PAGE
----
The incredible journey of carbon | U Daily


Photos courtesy of the National Oceanic and Atmospheric Administration and Dana Veron

UD students and professors raise awareness of carbon cycle science

Even for students of a graduate level physical meteorology course at the University of Delaware, sometimes the best way to visualize such an abstract concept as climate change is to resort to an interactive activity.

This is what Associate Professor Dana Veron discovered five years ago when she first introduced the ‘The Incredible Journey of Carbon’ activity to her class and saw their jaws drop as they recognized the impact of the post-industrial carbon cycle on the environment.

Typically, on the first turn, the pipe cleaners contain long sequences of black and / or blue beads that show how long carbon has residence times in the lithosphere and hydrosphere.

The game is played twice, once to show the carbon cycle of the pre-industrial revolution and once to represent the post-industrial carbon cycle. This change occurs by swapping the post-industrial lithosphere die, while the other three dice remain the same.

On the pre-industrial die, there are five out of six sides that require players to “stay” in the lithosphere. In the post-industrial sector, there are two faces that say “stay” and four that say “Go to the atmosphere”. Thus, it is much easier for the player to leave the lithosphere and go to the atmosphere in the post-industrial scenario. This represents the extraction of carbon from the lithosphere, much of it in the form of fossil fuels, which is then burned and depositing carbon in the atmosphere.

As a result, there are more clear marbles, representing the atmosphere, on players’ pipe cleaners and fewer black marbles, representing the lithosphere, compared to the first round.

Then the students discuss what they think happened to make the outcome different between the first and second rounds of the activity.

Melissa Rogers, co-author of the article, now a senior curriculum developer at the Smithsonian Science Education Center, said that an interesting aspect of the activity is seeing the reaction of students participating in the game as they notice always that during the second round of the activity, something is different.

“This seems to be the meaning that the participants have. Something is wrong. Something is not working properly. Something doesn’t turn out like the first time around, ”Rogers said. “I think it’s good that it then continues with a conversation to find out what’s wrong with the situation. It’s almost an emotional feeling of what’s going on and realizing, it’s not just the game, there’s a problem here on Earth.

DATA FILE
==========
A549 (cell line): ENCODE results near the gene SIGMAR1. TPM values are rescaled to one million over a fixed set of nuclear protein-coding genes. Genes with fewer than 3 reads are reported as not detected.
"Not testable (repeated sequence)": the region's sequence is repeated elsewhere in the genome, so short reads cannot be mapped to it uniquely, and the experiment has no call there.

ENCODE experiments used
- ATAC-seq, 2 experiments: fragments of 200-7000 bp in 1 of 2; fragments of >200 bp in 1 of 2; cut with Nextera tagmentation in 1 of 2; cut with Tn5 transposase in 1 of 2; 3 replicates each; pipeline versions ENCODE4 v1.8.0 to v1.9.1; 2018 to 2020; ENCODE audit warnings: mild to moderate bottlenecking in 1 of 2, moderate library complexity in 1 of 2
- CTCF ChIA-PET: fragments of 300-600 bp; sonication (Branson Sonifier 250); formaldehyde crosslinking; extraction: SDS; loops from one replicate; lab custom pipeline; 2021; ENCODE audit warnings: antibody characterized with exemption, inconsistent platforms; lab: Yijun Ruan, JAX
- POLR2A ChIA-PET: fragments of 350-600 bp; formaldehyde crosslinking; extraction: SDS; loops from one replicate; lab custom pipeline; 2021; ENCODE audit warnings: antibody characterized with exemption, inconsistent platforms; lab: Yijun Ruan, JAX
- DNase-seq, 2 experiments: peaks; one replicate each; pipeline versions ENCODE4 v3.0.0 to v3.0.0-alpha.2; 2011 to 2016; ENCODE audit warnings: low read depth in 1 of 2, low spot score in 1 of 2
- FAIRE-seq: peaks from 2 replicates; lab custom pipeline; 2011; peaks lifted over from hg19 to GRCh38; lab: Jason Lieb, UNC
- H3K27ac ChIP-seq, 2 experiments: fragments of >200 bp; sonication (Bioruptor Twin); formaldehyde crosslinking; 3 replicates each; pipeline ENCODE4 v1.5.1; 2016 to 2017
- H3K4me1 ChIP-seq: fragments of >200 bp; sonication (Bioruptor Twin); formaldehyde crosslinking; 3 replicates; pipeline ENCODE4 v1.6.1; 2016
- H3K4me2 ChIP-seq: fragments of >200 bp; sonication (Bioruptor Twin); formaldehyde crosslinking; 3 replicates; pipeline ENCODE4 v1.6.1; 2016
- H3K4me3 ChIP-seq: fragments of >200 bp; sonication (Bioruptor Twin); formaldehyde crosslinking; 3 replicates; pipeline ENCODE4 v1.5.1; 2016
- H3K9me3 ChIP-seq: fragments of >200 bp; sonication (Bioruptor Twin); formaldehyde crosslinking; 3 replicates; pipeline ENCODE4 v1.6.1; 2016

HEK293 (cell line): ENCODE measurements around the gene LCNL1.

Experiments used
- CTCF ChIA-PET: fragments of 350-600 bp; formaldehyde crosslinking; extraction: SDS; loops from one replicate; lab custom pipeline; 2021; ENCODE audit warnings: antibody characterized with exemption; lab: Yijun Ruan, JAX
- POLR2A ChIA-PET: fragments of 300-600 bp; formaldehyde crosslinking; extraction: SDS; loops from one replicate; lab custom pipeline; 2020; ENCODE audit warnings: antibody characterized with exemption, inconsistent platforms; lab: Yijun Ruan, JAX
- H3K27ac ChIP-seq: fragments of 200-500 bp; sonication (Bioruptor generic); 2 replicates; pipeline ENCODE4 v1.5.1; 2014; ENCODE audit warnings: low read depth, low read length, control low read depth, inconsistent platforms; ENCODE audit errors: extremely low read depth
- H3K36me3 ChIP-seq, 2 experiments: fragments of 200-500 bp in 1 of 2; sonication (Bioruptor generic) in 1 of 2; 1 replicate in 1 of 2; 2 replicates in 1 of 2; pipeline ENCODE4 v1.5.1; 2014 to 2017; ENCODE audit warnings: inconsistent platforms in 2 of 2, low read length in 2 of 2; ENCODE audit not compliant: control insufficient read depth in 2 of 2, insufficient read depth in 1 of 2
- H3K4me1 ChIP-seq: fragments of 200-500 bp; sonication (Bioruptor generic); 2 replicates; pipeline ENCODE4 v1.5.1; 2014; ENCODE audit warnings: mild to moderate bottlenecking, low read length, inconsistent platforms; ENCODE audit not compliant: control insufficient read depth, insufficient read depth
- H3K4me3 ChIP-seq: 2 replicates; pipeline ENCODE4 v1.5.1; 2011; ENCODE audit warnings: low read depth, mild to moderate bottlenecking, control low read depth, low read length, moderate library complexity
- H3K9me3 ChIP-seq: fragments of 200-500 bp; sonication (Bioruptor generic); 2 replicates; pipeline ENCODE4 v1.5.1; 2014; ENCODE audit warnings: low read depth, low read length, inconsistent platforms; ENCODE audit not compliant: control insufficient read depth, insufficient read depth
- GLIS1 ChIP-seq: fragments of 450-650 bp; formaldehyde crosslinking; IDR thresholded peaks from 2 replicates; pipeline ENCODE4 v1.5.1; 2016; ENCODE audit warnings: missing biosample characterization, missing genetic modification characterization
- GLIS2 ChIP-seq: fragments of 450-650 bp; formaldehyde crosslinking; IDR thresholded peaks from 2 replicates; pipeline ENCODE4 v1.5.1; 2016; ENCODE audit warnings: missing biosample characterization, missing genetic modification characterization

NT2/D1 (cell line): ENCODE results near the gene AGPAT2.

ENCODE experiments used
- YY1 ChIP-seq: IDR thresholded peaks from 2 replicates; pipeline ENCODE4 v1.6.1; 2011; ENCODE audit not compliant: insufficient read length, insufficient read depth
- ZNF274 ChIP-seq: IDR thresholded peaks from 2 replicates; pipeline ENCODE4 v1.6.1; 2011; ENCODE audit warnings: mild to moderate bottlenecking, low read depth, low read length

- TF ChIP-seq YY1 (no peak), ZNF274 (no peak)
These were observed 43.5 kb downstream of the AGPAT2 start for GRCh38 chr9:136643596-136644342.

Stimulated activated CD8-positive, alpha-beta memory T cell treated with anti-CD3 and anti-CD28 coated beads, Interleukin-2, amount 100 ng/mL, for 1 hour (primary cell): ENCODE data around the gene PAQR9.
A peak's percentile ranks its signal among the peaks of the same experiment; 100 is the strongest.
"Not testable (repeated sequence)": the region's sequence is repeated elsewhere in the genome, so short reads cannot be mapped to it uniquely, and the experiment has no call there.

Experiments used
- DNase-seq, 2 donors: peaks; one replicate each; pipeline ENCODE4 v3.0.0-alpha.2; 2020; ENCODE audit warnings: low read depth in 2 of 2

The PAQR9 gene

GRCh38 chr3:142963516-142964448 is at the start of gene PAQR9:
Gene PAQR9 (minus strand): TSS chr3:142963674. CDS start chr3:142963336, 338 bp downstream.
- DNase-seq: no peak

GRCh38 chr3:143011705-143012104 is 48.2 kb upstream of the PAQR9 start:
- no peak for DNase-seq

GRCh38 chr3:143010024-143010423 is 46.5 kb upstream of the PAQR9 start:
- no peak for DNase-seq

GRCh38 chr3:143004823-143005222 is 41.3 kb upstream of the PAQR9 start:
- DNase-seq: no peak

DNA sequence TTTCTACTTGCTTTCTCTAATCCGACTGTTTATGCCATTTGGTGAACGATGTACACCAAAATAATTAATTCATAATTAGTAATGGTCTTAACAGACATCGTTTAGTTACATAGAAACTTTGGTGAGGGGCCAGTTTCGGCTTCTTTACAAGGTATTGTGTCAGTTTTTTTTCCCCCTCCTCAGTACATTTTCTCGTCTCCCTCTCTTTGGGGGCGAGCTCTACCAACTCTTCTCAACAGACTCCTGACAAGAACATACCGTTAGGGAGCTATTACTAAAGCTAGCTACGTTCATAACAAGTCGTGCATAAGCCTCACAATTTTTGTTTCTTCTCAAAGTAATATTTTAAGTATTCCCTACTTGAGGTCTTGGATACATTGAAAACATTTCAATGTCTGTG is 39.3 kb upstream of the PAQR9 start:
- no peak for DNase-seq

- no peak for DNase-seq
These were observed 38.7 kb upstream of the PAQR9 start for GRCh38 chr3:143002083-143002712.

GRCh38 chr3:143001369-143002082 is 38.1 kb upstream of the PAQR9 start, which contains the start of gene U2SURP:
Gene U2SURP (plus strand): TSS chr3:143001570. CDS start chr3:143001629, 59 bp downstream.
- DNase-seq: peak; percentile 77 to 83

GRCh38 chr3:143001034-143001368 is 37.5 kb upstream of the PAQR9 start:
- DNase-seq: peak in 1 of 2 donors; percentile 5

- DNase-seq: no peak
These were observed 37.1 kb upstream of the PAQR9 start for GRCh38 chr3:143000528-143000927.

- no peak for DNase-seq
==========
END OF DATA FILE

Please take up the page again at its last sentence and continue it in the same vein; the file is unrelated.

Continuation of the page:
Take the activity on the road

With the activity having such a big impact on the weather class at UD, Veron and Orr were eager to see how the game would play out with a group less informed about climate change and its impacts on the atmosphere.

After reactivating the American Meteorological Society (AMS) chapter at UD in the spring of 2016, Orr said part of the chapter’s mission was to develop awareness and education for neighboring high schools and they have decided to use the “The Incredible Carbon Journey” activity at these schools.

Orr contacted her high school’s AP Environmental Science teacher – Kathy Freeman at Strath Haven High School in Wallingford, Pa. – and tried the activity at her alma mater. It was such a success that AMS student members at UD visited the AP Environmental Science course each semester and presented the activity as well as a lecture to the students.

“Each time, the students really got involved,” Orr said. “It was great to take this activity that I participated in at UD and use that connection to make it an awareness activity.”

The AMS student chapter then introduced the game to other schools. They introduced the activity to Newark Charter biology classes as well as the annual Newark Charter Intermediate School “Dinner with a Scientist” event. AMS students even taught the activity in classes for different UD faculty members, and Orr took the activity with her when she was working on her masters at the University of Georgia.

“I was teaching an introductory physical geography lab, and we’re doing a climate change lab,” Orr said. “It started out as just reading and answering questions, so I brought it with me. As far as I know, they still do this in Georgia because I left all the gear. ”

Veron will use the activity in a Delaware Sea Grant internship program taking place this summer to train science specialists on how to teach science. The activity is one of many activities that will be used as models on how to do an activity in a K-12 situation as well as a way to teach climate change.

Additionally, Veron has been contacted by other Delaware schools who wish to tailor the activity to their classes. She said it shows the flexibility of the model and how it can be used in K-12 classrooms as well as college courses.

“It’s a model that can be adjusted to fit a lot of different situations,” Veron said. “Teachers in local schools are excited to invite students to talk to their high school students. It’s powerful for these students to talk to someone who is only a few years older and is interested in this material that they are really passionate about. I think it’s inspiring.

About Lucille Thompson

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